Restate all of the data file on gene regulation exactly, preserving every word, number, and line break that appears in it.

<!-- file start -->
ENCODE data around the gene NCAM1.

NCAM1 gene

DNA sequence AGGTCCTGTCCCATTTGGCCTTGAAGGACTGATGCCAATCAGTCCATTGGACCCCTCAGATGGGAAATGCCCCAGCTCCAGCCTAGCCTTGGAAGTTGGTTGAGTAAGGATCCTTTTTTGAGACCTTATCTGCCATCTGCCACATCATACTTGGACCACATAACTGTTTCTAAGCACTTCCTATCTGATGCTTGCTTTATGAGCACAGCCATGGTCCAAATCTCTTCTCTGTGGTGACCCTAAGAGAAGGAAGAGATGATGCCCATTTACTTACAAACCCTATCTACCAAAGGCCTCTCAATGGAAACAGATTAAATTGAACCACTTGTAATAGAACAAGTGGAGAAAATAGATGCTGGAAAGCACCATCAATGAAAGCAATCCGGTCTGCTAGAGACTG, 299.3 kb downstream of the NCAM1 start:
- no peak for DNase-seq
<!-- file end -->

ENCODE data around the gene NCAM1.

NCAM1 gene

DNA sequence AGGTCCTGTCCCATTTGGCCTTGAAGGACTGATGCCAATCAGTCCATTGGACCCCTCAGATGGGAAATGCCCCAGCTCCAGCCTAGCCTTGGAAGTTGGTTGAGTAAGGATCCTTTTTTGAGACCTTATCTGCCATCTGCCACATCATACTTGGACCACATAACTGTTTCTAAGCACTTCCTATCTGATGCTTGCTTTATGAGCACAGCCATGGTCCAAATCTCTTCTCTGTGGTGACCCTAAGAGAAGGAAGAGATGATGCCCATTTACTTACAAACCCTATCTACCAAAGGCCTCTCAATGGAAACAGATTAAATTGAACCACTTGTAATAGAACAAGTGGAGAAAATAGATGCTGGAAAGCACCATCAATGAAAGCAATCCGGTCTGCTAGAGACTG, 299.3 kb downstream of the NCAM1 start:
- no peak for DNase-seq